The record in the present case demonstrates that the trial court carefully weighed the probative value of the evidence of the pending criminal matters against its prejudicial effect and properly determined that any resulting prejudice did not outweigh the probative value of the evidence. Cf., e.g., State v. Feliciano, supra, 256 Conn. 454 ("[e]vidence is prejudicial when it tends to have some adverse effect upon a defendant beyond tending to prove the fact or issue that justified its admission into evidence" [internal quotation marks omitted]). The state introduced evidence regarding the existence of the two pending criminal matters involving the defendant, to which the second paragraph of the letter had referred. This established that the defendant had authored the letter. By linking the defendant to the letter, the state established, by virtue of the first paragraph of the letter, that the defendant had attempted to solicit "Wayne" to kill Smalls, the state's key witness, and thereby inferentially established the defendant's consciousness of guilt. The references to the existence of the pending criminal matters did not include any information about the nature of the crimes underlying those pending matters. Moreover, the trial court instructed the jury not to speculate as to the nature of the charges brought in connection with the matters pending against the defendant and repeatedly emphasized the limited uses of the state's offer. The trial court also reinstructed the jury on the proper uses of the letter in response to the jury's note. Such limiting instructions serve to minimize any prejudicial effect that such evidence otherwise may have had. See, e.g., State v. George B., supra, 258 Conn. 794; State v. Kulmac, 230 Conn. 43, 63, 644 A.2d 887 (1994). In the absence of evidence to the contrary, we presume that the jury properly followed those instructions. E.g., State v. Taft, 258 Conn. 412, 421, 781 A.2d 302 (2001). We, therefore, conclude that the trial court did not abuse its discretion in concluding that the probative value of the evidence outweighed its prejudicial effect.

The judgment is affirmed. In this opinion SULLIVAN, C.J., and KATZ and PALMER, Js., concurred.

I agree with the majority that our Chip Smith jury instruction is not unduly coercive, and that the trial court's evidentiary ruling was proper. I also agree with the majority that the time has come for us, in the exercise of our supervisory power over the administration of criminal justice, to require that our trial courts in the future deliver a modified form of antideadlock instruction. I differ from the majority, however, in one respect: I would go one step further, and impose the same duty of redeliberation on both the majority and minority members of the jury. I would, therefore, adopt the instruction approved by the United States Court of Appeals for the Sixth Circuit, in United States v. Frost, 125 F.3d 346, 374 n. 11 (6th Cir. 1997).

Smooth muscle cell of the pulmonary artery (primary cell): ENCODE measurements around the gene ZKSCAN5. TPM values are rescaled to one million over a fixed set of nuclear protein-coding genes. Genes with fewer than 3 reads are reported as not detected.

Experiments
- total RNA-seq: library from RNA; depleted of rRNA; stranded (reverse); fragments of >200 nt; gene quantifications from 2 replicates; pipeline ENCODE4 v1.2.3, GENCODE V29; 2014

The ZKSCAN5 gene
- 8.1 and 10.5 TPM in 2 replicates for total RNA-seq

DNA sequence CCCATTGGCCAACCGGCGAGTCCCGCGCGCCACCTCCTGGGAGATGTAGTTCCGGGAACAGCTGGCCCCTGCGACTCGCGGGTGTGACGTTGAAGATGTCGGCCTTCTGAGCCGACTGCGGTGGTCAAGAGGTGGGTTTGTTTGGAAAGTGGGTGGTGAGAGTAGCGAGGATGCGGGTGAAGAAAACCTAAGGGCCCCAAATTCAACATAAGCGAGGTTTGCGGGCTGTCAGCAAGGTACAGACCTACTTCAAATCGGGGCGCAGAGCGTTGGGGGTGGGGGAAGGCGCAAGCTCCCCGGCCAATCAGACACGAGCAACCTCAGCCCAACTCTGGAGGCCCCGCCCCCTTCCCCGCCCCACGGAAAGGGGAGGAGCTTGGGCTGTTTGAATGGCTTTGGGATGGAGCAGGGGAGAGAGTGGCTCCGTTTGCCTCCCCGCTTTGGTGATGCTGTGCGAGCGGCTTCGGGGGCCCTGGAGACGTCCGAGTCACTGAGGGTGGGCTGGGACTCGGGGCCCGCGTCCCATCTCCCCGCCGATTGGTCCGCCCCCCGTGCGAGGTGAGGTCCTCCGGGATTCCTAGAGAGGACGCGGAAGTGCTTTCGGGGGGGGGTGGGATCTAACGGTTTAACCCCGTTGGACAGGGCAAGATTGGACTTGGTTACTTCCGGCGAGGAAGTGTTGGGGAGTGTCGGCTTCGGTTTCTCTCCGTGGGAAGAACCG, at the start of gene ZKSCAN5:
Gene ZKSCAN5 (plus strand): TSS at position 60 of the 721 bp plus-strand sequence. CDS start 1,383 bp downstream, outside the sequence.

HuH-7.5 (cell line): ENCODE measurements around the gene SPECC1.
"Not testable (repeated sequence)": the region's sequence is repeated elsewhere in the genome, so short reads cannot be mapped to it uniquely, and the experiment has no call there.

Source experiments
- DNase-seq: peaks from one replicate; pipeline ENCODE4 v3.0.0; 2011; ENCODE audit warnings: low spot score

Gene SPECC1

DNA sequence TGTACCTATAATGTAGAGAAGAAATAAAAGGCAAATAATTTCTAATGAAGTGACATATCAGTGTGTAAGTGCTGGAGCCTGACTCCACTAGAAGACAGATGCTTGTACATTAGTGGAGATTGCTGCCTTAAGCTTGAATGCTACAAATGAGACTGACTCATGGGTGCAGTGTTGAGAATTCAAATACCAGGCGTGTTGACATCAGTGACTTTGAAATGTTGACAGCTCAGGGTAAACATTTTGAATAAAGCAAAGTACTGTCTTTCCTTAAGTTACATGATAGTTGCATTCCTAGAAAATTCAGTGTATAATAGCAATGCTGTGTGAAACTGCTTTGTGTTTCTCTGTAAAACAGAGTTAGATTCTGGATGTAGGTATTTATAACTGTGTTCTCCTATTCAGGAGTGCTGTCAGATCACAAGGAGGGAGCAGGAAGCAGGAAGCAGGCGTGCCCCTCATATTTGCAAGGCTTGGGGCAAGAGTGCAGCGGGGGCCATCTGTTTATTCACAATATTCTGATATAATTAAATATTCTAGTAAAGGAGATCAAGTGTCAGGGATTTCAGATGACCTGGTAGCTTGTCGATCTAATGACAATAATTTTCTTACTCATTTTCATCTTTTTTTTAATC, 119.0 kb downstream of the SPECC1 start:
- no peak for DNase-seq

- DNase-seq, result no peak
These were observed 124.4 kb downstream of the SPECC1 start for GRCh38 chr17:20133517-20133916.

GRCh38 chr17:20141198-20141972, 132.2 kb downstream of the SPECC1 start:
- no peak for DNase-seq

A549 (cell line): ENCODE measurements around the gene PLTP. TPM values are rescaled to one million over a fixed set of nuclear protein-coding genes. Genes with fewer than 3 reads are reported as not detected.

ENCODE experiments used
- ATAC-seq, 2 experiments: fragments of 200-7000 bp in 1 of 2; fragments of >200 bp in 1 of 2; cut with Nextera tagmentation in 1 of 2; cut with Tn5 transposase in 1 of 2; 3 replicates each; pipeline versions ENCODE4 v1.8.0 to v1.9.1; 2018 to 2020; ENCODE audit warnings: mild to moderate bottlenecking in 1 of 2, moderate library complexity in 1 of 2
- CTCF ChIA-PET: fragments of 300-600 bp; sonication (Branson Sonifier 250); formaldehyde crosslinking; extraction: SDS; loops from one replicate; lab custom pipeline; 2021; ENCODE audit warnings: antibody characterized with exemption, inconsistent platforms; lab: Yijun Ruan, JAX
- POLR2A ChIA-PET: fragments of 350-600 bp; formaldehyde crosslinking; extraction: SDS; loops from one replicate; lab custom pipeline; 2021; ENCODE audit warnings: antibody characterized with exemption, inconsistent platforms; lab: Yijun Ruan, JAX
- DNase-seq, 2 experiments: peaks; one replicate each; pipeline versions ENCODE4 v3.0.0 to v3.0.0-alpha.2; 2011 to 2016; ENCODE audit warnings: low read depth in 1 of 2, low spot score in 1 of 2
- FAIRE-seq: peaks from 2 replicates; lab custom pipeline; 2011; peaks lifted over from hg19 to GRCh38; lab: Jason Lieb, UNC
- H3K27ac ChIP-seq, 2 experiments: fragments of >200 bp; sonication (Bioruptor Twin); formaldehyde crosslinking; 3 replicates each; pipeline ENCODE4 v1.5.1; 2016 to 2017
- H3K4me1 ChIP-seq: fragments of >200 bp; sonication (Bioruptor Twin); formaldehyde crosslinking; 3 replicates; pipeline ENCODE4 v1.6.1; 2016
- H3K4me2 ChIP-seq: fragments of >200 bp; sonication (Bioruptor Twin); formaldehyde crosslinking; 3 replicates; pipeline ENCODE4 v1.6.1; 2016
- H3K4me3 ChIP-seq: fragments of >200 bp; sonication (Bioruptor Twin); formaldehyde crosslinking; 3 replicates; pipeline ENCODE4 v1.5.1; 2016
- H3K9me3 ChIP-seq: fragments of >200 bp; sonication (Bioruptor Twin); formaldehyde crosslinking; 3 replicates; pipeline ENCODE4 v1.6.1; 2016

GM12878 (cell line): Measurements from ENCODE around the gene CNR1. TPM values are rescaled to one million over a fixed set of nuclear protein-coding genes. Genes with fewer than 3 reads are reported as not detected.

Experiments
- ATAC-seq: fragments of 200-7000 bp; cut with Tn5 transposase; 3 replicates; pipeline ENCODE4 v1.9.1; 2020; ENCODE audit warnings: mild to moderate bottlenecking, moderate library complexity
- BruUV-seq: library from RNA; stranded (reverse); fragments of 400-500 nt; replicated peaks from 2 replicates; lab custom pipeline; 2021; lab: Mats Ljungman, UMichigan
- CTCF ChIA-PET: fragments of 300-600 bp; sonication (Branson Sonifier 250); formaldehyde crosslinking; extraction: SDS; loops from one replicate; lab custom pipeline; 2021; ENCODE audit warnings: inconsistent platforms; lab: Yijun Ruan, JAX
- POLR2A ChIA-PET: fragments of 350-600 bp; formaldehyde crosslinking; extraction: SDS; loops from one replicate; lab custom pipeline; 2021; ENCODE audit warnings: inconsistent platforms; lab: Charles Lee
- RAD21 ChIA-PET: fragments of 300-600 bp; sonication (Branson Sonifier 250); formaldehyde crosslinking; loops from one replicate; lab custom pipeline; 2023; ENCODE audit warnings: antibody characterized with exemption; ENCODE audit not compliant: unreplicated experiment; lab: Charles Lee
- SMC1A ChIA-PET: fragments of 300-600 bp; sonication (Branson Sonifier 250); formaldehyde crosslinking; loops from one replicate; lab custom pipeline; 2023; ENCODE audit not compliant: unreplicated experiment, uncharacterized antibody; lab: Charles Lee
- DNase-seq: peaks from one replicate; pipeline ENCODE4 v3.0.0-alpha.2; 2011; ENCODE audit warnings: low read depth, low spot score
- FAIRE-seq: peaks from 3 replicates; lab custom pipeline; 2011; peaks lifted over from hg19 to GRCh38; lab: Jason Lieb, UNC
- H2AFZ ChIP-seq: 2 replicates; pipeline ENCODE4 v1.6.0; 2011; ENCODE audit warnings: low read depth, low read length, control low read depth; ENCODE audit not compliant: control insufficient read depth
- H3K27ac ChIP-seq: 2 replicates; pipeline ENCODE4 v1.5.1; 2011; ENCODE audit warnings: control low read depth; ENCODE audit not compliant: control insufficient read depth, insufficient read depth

This charge eliminates any distinction, in terms of an obligation to rethink one's conclusions, between members of the majority and the minority of the jury — a distinction that the majority's formulation retains. Each of us on this court has been the beneficiary of a collective decision-making process in which, from time to time, the initial majority on a given case — even what may be regarded as the "much greater of" us — has been persuaded to change its mind by reconsidering its conclusions at the urging of the initial minority — even what may be regarded as the "much fewer of" us. I would require the trial court to afford the jury the same opportunity by reminding it that both sides — majority and minority — should listen to the views of the other and change their minds if persuaded to do so. The formulation that I offer does so, in contrast to that of the majority, which imposes such an obligation of rethinking its conclusions only when the "much greater number of you reach a certain conclusion"; in such a situation, under the majority's formulation, only the "dissenting jurors should consider whether their opinion is a reasonable one. . . ." I would impose the same obligation on both majority and minority jury members, irrespective of the size of each.

Furthermore, in contrast to our present Chip Smith charge, the majority's new formulation contains within it a seed of future ambiguity for jurors, namely, that the obligation of the members of the minority to rethink their position only comes into play when put next to a sort of supermajority, characterized by the description, the "much greater number of you." The current charge, to be sure, contains the same language, but it modifies that, at least implicitly, by then referring simply to "the majority" and "the minority." We can never know, of course, precisely how jurors talk to each other after hearing this charge, but it is reasonable to infer that at least some of a majority of one or two use the latter references to persuade a bare minority to yield to the views of a bare majority.